Currents (Hardcover)

By Jane Smolik

Charlesbridge, 9781580896481, 336pp.

Publication Date: September 8, 2015

List Price: 16.95*
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This middle-grade historical novel follows three young girls living very different lives who are connected by one bottle that makes two journeys across the ocean.

It's 1854 and eleven-year-old Bones is a slave on a Virginia plantation. When she finds her name in the slave-record book, she rips it out, rolls it up, and sets it free, corked inside a bottle alongside the carved peach pit heart her long-lost father made for her. Across the Atlantic on the Isle of Wight, motherless Lady Bess Kent and her sister discover Bones's bottle half-buried on the beach. Leaving Bones's name where it began and keeping the peach pit heart for herself, Bess hides her mother's pearl-encrusted cross necklace in the bottles so her scheming stepmother, Elsie, can't sell it off like she's done with other family heirlooms. When Harry, a local stonemason's son, takes the fall for Elsie's thefts, Bess works with her seafaring friend, Chap, to help him escape. She gives the bottle to Harry and tells him to sell the cross. Back across the Atlantic in Boston, Mary Margaret Casey and her father are at the docks when Mary Margaret spies something shiny. Her father fishes it out of the water, and they use the cross to pay for a much needed doctor's visit for Mary Margaret's ailing sister. As Bess did, Mary Margaret leaves Bones's name where it belongs. An epilogue returns briefly to each girl, completing the circle of the three unexpectedly interconnected lives.

About the Author

Jane Petrlik Smolik grew up in Cape Elizabeth, Maine. After earning a degree in psychology from the University of Miami, she moved to Boston where she later became a vice president of municipal bond trading for Tucker Anthony & R. L. Day. She is the author of In and Out of Portland With Children and The Great State of Maine Activity Book, both published through her own MidRun Press. She now splits her time between her home on Massachusetts's North Shore and her family cottage in Scarborough, Maine. When not researching and writing books, she keeps busy painting, gardening, reading, and spending time with her husband, their family, and Gracie, their Weimaraner.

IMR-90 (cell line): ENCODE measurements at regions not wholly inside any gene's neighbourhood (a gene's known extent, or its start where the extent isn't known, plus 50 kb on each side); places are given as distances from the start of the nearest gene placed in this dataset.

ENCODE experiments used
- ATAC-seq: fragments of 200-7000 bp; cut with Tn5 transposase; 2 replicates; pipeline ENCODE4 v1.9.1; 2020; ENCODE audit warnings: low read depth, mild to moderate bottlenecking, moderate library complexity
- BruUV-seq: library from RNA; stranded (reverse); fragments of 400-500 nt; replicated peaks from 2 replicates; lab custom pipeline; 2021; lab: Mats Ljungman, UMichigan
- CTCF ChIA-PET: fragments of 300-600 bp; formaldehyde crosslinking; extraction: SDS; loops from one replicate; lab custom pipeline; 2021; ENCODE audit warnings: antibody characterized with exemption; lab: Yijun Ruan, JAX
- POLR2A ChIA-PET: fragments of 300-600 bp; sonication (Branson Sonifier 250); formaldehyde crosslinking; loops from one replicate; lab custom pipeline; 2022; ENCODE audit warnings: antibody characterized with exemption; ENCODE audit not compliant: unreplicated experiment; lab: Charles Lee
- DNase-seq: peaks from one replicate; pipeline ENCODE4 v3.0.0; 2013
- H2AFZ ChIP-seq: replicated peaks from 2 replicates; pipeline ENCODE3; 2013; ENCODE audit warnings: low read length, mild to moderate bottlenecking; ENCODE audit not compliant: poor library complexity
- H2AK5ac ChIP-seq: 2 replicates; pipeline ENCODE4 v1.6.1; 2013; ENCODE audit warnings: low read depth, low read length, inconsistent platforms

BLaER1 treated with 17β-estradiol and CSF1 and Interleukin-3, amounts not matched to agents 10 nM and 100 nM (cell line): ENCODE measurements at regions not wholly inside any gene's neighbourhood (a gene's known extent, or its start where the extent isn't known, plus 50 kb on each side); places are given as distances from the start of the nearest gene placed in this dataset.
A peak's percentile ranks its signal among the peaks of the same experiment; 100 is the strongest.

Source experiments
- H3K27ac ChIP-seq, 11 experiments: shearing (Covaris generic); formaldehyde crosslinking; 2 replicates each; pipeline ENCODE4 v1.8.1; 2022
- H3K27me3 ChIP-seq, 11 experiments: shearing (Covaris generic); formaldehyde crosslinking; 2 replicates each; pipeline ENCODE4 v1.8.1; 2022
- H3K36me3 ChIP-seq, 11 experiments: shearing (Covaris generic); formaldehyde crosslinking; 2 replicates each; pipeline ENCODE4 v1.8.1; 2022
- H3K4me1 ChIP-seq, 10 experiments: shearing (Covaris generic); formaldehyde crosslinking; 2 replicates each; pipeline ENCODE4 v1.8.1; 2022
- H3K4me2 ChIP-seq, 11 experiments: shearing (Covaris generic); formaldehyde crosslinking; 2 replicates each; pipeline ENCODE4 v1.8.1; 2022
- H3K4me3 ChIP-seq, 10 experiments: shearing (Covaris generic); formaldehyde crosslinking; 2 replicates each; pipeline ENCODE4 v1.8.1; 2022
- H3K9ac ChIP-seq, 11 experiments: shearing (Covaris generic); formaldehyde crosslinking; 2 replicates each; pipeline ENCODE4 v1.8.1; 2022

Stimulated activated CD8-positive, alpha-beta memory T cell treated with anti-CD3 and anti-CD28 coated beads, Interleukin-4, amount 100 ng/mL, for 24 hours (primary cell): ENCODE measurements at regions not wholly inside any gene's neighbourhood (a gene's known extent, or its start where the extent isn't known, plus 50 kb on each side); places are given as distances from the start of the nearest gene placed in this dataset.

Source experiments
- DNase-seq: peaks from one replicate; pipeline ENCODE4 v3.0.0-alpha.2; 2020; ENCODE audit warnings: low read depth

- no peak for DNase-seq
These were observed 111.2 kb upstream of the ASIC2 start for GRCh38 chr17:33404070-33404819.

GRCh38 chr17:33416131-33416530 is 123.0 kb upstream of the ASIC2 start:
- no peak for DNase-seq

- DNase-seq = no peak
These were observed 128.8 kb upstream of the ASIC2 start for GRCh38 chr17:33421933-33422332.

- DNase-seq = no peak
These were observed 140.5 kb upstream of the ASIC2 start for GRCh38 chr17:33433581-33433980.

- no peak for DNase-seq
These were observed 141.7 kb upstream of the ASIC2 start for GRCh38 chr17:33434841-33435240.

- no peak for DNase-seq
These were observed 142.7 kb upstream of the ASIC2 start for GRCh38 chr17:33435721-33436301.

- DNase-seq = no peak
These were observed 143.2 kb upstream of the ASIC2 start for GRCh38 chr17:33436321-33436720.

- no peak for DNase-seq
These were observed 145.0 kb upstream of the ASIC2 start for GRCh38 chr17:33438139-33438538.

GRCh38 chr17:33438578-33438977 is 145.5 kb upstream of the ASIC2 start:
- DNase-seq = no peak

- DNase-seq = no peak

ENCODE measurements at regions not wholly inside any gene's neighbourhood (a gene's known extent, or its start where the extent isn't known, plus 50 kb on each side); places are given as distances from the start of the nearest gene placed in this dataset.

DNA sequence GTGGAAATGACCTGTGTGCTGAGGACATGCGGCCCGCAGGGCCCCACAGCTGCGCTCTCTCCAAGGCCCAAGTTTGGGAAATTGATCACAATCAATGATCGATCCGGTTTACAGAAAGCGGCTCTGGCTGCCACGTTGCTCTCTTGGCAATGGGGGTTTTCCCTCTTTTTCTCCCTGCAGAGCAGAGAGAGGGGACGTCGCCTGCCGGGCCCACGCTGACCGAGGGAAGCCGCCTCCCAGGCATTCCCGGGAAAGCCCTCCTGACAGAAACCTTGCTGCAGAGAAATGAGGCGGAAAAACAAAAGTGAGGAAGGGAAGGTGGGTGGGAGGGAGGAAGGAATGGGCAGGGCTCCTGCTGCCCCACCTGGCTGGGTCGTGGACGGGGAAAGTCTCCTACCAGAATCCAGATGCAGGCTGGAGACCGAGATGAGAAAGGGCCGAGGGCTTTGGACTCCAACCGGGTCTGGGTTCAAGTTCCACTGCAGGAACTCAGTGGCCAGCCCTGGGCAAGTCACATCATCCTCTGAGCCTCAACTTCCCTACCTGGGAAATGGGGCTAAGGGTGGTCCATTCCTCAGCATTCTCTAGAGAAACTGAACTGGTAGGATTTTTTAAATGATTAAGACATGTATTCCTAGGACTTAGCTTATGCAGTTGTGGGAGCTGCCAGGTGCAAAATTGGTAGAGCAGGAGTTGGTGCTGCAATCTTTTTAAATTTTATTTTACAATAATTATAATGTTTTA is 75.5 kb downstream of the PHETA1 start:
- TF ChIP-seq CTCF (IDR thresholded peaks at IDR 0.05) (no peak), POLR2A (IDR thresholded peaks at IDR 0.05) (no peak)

Praise For Currents

Bones is a slave girl on a Virginia plantation; Lady Bess is the daughter of the Duke of Kent, living on the Isle of Wight; Mary Margaret is an Irish immigrant residing in Boston. When Bones finds her real name--Agnes May--written in her master's slave registry, she rips out the page and places it in a bottle that she sets free on the James River. Over the course of two years, this bottle travels back and forth across the Atlantic, linking the three girls together. Each girl's story is compelling in its own right, but together they weave a tapestry of intelligence, courage, and resourcefulness. Smolik's writing is beautiful, supported by research (sourced at the back of the book) that gives each girl's narrative a distinct tone and sense of place. This is a story about the inherent freedom of language and ideas. As such, the concept of lives linked so tenuously rings with authenticity despite the seeming implausibility of the bottle's journey.

Three strong-willed girls from dramatically different backgrounds connect through the contents of a bottle when currents carry it back and forth across the Atlantic Ocean. Whipped for learning to read and write, 11-year-old Bones, a slave on a Virginia plantation in 1854, removes the entry with her name, birth date, and slave status from the plantation birth register. She tucks it into a sealed bottle with a small carved heart and tosses it into the James River, determined that part of her will "forever be free." By 1855 the bottle lands on the Isle of Wight, England, where 12-year-old Lady Bess discovers it, removes the heart, and adds her deceased mother's necklace to prevent her mercenary stepmother from stealing it. Eventually, 12-year-old Irish immigrant Mary Margaret retrieves the bottle from Boston's harbor in 1856 and uses Bess' necklace to help her sick sister. Authentic period detail and historic references lend realistic depth to Bones', Bess', and Mary Margaret's engaging individual stories, which, though told separately, are linked by the impact of the traveling bottle on their lives. An illustration of each heroine adds visual context. A carefully crafted, inspiring 19th-century tale of courage and chance, this novel is a natural for lovers of the past.
-Kirkus Reviews